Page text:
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What are your career goals (where do you see yourself in 3 years)?
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(a) The intent of this question is to learn more about your competencies and your motivation to improve your weak ones. Prepare to discuss at least 3 strengths and 3 weaknesses. Remember that the lack of experience in a given field can be a weakness but that transferable skills or experience may make up for it. For instance, “While I have never worked in a marketing position for a large nonprofit, I have taken classes in nonprofit management and I have volunteered for political campaigns where I learned to develop targeted messages.”
(b) The interviewer’s intent of asking this question is to get to know you. Your goal, however, is for the interviewer to remember you. Be brief by keeping answers to 60 seconds or less. One way of doing this is to open up by introducing where you are from and by directly stating what you are currently doing (student or working professional). Proceed to discuss your academic of professional interests and list 1-3 past experiences supporting your interests. Conclude by stating the reason(s) for applying to the internship.
(c) Interviewers usually pose this question because they may be interested in knowing how serious you are in pursuing a given academic or professional field. In an internship context, this question should compel you to dig down and think about your career interests in the long term: Are you planning to go back to graduate school? Are you interested in gaining a few years of actual real-world experience? Would you like to work as a full-time staff member of an organization similar to the one you are applying for? There is no “right answer” but you do have to provide one that is insightful in that you have a plan to keep building your professional skills after your internship. Who knows, maybe your organization would like to know if you would be available for a permanent position after you complete your internship. And in that case, how you answer this becomes all the more important.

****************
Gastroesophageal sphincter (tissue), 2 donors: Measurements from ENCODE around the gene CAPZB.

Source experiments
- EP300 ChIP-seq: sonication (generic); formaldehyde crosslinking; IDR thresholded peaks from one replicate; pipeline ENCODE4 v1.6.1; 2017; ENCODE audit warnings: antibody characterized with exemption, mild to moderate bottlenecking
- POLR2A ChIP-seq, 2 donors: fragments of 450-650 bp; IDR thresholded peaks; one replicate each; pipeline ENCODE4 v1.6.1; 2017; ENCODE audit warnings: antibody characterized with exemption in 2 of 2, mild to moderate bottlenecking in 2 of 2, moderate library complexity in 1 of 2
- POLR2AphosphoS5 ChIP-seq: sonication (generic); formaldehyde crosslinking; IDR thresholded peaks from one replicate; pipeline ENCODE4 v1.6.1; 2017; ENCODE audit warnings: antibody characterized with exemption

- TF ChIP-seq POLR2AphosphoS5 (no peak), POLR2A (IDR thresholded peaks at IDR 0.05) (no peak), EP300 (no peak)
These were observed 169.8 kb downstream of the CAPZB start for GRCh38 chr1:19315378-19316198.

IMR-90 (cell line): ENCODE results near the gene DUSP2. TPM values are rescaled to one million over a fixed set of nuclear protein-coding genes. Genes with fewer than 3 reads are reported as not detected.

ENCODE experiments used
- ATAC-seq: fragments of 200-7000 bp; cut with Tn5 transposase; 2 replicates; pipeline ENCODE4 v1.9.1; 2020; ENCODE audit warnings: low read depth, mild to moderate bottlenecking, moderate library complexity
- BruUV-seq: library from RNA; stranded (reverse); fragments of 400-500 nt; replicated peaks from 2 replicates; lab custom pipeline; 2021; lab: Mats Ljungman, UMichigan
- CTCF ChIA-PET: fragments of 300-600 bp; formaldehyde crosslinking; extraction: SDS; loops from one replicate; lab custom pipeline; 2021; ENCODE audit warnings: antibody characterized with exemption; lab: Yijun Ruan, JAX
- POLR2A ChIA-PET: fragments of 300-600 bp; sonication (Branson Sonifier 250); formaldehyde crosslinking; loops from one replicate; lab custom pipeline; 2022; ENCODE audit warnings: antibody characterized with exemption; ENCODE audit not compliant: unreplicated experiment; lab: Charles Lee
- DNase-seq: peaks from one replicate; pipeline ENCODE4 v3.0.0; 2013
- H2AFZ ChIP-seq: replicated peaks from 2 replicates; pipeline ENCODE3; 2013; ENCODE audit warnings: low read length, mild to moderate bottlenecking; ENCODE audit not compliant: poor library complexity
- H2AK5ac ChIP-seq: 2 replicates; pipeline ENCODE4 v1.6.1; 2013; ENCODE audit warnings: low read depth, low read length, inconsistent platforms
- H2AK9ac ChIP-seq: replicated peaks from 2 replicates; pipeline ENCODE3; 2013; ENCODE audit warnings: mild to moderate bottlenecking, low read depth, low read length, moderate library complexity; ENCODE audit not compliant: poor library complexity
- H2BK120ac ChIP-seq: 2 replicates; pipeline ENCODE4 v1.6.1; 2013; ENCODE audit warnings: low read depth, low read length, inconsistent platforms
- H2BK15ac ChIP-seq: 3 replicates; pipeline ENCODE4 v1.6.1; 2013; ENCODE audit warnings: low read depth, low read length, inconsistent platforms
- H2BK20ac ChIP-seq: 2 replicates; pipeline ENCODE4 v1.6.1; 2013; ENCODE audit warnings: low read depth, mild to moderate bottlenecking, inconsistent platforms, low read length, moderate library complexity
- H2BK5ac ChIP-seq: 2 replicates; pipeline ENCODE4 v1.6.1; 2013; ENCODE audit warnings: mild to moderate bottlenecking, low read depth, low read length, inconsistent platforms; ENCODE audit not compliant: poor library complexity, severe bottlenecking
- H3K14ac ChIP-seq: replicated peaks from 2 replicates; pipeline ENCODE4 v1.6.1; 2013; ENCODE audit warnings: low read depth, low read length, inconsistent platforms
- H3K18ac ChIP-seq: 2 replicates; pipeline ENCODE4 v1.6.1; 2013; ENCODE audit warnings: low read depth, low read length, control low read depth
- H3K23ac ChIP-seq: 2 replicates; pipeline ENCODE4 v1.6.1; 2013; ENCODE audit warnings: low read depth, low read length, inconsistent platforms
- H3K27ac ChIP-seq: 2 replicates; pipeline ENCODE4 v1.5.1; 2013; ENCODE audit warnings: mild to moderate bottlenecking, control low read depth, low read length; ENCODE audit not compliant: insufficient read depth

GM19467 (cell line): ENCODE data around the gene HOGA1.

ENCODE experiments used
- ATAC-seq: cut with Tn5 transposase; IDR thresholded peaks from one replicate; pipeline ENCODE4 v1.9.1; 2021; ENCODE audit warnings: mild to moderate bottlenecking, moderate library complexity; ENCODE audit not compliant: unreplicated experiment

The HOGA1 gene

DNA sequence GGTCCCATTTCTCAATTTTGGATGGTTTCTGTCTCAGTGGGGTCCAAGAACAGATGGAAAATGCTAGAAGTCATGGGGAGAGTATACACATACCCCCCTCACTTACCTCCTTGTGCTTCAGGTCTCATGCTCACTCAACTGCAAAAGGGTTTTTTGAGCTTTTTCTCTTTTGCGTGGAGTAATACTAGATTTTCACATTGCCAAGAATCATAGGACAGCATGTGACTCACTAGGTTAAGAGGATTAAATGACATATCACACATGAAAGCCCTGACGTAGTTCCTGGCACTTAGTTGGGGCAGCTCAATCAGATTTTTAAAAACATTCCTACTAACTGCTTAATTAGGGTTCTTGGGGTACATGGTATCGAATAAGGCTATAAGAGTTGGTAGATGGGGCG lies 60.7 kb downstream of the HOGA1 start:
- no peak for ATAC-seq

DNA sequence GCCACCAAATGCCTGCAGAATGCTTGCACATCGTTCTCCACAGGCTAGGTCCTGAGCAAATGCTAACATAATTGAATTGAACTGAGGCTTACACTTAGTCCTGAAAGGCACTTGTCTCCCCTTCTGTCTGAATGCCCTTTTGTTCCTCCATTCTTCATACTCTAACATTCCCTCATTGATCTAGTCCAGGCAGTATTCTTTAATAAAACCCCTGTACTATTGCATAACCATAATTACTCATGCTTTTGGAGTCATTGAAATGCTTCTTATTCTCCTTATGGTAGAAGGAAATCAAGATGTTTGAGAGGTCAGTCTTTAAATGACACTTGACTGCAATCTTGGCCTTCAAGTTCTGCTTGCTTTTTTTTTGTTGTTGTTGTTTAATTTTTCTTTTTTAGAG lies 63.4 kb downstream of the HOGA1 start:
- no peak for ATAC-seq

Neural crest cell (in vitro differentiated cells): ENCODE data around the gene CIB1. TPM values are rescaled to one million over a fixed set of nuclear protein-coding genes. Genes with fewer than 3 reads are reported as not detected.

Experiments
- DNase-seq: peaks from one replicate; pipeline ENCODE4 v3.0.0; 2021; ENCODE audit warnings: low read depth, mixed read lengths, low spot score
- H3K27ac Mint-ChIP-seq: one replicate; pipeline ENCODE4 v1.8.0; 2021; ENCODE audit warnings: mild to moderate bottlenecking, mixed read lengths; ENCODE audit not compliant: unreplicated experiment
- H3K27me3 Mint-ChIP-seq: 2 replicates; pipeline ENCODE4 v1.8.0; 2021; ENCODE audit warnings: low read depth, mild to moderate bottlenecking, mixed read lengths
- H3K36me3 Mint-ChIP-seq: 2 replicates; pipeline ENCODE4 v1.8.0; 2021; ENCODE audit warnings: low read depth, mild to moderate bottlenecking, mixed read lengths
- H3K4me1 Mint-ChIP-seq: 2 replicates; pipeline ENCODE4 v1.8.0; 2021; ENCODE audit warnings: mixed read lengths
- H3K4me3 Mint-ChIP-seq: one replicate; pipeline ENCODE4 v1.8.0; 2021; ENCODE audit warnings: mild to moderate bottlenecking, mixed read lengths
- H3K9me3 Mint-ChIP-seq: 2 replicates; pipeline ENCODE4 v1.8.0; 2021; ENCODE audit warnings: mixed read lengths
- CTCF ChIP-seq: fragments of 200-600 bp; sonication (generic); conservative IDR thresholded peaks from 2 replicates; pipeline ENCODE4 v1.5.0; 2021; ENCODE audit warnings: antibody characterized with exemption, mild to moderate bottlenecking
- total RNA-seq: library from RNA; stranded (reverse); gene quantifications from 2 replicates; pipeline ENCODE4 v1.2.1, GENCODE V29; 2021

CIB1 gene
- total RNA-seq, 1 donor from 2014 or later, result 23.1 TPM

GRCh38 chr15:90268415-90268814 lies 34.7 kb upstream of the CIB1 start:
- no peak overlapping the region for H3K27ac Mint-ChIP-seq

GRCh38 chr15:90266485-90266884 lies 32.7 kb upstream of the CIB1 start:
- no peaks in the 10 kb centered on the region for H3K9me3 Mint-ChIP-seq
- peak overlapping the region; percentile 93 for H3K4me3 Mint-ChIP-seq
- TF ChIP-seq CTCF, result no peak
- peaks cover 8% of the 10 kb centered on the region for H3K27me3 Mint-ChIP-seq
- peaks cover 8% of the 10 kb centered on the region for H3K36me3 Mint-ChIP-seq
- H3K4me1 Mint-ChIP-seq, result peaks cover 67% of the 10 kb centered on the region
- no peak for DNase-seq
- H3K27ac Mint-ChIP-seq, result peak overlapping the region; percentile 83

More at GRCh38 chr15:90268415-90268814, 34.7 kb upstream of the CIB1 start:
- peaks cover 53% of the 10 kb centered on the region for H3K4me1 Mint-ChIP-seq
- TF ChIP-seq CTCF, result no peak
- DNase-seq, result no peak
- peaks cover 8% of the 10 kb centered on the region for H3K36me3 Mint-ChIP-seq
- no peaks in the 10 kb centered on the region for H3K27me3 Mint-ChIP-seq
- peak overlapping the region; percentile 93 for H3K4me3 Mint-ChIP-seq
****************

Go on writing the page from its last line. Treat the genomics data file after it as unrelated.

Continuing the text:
(d) The intent of this question is to understand how you would respond to situational or work-place situations. By asking questions about your past, the interviewer may try to predict how you would handle and resolve future workplace situations, from deadlines to interacting with coworkers.
Individual questions vary, but typically, you should prepare at least 3 scenarios to cover any of these questions: (1) a situation in which you faced a conflict or difficulty at work or in school; (2) a situation in which you may have had difficulty with a supervisor, co-worker, or peer; and (3) a leadership opportunity or a project you were most proud of. Where do you find examples? Look at your resume. Remember, you can use also use experiences from school or from other prior internships or work.
To answer such questions, use a variation of the “STAR” technique: answer the question by retelling the situation and stating the task at hand that was involved in the situation. Then describe how you acted(the action). End by revealing the results of your actions and how you resolved the situation. Using the STAR technique will keep your answers relevant and succinct.
(e) The purpose of this question is to see how you discuss past educational and professional experiences. Seize this opportunity to successfully market yourself. An interviewer may start by going over your resume but end by asking you to provide more details on a variety of topics, whether it’s a project you’ve collaborated on, the time gaps in between jobs, and class subjects you enjoyed or least enjoyed. This question is a big reason why you should know your resume inside and out.
Exercise 2. Watch a video extract. A woman, interviewing for a pharmaceutical sales position, answers the common interview question: Tell me about yourself. This is an example of a good way to answer this question. While watching, write a list of useful tips.
Exercise 3. You have been sent an invitation for the interview by the Committee of the Programme. Be ready to present information about you and your present employer (speak about 2 minutes). Answer the Committee members’ questions.
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